Catriona McPherson is a multi-award winning mystery author who has lived in Winters since 2010. Find out more about her and her books at www.catrionamcpherson.com
Are you kidding? You’ll have to start a petition to get me to shut up!
Every book I write (and I’ve just printed out the third draft of my eighteenth) is built on a rock-solid foundation given to me by public libraries.
To start at the beginning: I used to read fast and furiously when I was a wee girl. We were a family of six and books were expensive so those little bits of orange cardboard were my tickets to Wonderland, Mallory Towers, Wuthering Heights and Oz.
I got books to keep for my birthday, Christmas and sometimes at school prize-giving. Maybe six books a year? And I read about three books a week – thanks to the library.
The library in question just happened to be in Dunfermline, the birthplace of Andrew Carnegie. It was the very first of the world’s 2,509 Carnegie Libraries and it whispered to my over-imaginative soul. It was a place of dark wood, dark carpet, dark shadows . . . while actually visiting it, I spent about as much time in daydreams as in books, I think.
One of the books I did seek out was Robert Louis Stevenson’s A Child’s Garden of Verse. I read it in the reference room while my mum and dad and my big sisters were choosing their borrowing books. I had a few of the poems from it in an omnibus I got for Christmas, but in the uber-Gothic reference room I devoured the rest. They made a big impression. So much so that all these years later, my latest book is partly based on these little poems for children by the author of Kidnapped, Jekyll and Hyde and Treasure Island. There’s a clue in the name:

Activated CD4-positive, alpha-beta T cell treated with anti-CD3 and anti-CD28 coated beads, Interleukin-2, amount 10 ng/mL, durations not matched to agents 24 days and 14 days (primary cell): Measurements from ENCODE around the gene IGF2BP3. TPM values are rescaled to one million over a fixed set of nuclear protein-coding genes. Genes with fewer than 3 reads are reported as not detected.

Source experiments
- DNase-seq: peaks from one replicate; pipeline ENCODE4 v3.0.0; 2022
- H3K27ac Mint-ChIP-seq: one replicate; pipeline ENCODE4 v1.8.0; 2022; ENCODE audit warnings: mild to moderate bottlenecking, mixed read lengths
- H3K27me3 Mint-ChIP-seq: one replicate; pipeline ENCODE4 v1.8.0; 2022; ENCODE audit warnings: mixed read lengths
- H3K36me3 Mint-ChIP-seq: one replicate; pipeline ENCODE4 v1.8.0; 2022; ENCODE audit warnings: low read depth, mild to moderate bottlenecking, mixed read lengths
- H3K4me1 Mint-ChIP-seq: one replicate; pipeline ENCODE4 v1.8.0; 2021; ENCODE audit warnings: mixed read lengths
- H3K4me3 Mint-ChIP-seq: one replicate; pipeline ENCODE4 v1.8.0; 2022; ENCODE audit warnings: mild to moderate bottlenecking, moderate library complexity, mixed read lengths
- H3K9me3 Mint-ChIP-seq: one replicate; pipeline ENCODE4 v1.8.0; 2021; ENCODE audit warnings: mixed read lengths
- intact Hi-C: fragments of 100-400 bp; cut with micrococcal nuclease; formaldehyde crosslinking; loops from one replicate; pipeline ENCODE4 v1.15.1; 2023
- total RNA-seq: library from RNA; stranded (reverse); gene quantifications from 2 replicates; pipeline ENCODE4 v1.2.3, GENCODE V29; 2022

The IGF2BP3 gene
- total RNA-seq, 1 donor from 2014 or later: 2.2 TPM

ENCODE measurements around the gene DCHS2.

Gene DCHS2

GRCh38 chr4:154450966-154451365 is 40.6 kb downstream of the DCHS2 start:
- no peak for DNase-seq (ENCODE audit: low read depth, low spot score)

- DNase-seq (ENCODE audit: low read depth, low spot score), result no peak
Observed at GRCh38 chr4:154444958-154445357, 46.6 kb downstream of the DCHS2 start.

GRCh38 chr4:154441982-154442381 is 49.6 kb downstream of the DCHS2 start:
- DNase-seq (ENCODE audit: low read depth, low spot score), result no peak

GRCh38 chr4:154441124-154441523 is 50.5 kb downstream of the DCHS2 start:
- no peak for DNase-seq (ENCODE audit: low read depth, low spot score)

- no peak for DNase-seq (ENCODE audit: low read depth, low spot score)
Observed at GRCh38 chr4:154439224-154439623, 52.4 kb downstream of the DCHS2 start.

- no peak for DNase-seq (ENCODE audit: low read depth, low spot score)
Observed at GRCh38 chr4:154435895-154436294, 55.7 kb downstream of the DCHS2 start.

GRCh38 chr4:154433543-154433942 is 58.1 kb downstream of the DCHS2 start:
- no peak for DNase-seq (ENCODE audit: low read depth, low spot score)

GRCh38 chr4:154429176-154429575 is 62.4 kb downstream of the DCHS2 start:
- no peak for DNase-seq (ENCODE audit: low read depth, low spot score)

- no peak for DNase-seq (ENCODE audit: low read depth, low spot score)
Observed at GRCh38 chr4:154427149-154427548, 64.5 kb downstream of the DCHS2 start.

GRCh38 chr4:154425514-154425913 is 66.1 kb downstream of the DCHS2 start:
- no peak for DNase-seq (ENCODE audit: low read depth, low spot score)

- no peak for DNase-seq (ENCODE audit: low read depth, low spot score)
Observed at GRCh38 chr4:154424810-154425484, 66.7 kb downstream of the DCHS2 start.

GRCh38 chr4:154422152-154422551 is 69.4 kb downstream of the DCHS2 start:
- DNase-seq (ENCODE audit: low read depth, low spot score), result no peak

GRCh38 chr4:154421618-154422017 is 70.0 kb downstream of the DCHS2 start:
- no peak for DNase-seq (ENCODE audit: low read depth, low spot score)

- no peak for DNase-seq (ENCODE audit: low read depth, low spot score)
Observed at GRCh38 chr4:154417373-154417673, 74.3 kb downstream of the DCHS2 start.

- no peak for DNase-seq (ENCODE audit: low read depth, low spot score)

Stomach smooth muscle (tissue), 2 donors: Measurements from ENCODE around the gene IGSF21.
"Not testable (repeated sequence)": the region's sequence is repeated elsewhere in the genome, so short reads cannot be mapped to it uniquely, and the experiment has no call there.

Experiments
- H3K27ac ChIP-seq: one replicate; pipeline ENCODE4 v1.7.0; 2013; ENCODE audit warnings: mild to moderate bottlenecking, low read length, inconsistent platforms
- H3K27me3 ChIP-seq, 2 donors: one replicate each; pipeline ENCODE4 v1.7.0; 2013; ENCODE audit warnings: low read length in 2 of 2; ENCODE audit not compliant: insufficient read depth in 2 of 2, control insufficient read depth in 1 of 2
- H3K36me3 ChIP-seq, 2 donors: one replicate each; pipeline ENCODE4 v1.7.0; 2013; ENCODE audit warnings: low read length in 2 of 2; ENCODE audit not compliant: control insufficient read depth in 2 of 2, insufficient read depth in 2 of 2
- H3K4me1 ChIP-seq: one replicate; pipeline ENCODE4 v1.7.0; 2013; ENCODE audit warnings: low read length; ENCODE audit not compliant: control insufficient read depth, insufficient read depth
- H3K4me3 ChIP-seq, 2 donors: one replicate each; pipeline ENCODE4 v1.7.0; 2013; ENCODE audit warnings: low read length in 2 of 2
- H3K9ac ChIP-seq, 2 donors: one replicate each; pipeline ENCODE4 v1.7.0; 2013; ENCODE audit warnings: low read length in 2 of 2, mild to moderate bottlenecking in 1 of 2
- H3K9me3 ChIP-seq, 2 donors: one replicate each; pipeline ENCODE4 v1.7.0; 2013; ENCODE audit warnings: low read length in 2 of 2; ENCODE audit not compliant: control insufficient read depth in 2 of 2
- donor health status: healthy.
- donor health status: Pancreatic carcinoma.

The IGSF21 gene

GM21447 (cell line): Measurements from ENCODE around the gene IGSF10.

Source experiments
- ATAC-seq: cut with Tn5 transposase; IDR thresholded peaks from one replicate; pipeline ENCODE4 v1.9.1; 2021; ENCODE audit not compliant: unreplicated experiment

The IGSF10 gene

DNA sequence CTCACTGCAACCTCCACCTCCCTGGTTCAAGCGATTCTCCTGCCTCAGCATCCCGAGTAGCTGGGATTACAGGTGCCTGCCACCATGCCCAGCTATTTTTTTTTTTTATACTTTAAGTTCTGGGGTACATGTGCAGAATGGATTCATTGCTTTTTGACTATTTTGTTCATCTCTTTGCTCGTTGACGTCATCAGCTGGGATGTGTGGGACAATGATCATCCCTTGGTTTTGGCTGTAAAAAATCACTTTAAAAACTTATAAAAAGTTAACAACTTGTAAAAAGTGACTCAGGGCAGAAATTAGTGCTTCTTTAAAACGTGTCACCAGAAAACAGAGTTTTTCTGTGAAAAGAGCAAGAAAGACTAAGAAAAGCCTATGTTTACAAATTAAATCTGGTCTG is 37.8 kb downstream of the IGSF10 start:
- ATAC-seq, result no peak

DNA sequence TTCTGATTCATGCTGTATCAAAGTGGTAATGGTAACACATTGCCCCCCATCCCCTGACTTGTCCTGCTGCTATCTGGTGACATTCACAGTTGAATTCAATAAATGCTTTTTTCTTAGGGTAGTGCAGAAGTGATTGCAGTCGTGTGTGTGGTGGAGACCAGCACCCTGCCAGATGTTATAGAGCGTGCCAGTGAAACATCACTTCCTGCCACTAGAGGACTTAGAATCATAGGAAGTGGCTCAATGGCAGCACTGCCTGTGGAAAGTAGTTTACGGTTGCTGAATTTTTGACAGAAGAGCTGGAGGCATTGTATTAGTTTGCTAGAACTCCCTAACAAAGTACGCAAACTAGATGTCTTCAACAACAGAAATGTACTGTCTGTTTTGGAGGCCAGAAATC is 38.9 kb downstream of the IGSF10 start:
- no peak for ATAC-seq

Later, when I was a student I spent my summers working at another Carnegie Library, on George IV Bridge in Edinburgh. This one is even more over-the-top than the Dunfermline building, but then it has to hold its own between a castle and a royal palace with a cathedral just across the road.
I was lucky enough to get assigned to the Edinburgh room – basically, the local history department – I loved it so much that I worked there for two years after graduation, supporting my then boyfriend through his PhD. That was a time that truly changed my life. I went from knowing pretty much nothing about the history of my home city to knowing some of the most peculiar little details imaginable. And what I didn’t know I knew how to find out. Without the two years in the Edinburgh Room I would never have thought of historical fiction.
But look at that – I’ve written ten books set in the 1920s now and I’ve managed to use every strange fact I learned at George IV Bridge. For instance, in the big houses with all the servants, jam and honey were kept in the kitchen cupboards as you’d expect, but marmalade was kept outside the kitchen in the cupboard with the soap and boot polish. Why? I have no idea. I’m hoping someday someone will tell me.
Later still – I’ve told this story before but I’m repeating it without apology – I immigrated to California. My (now) husband came on a work visa and I came on a spouse visa, with no work permit. I wasn’t allowed a bank account of my own, or a credit card. I didn’t have an SSN and at times I felt as if I basically didn’t exist. But – there was one place I was welcomed with open arms. I was given a library card for Yolo County Library and it meant the world to me.
Five years later, I’ve got a green card and an SSN but that Yolo County Library card is the one I love.
Thanks to local author and library lover Catriona McPherson for this guest post, and her donation of books to our WFoL 2015 Big Day of Giving Treasure Basket.
Catriona McPherson writes the Agatha, Macavity and Bruce winning Dandy Gilver series, set in her native Scotland in the 1920s. A DEADLY MEASURE OF BRIMSTONE won a third Bruce at Left Coast Crime in Portland this year. In 2013 she started a strand of darker (not difficult) standalones. The first, AS SHE LEFT IT, won an Anthony award at the Bouchercon World Mystery Convention in 2014 and the IndieFab Gold for Mystery. THE DAY SHE DIED is currently on the shortlist for an Edgar. Since 2010 Catriona has lived in Winters with a black cat and a scientist and is proud to be the 2015 president of Sisters in Crime. www.catrionamcpherson.com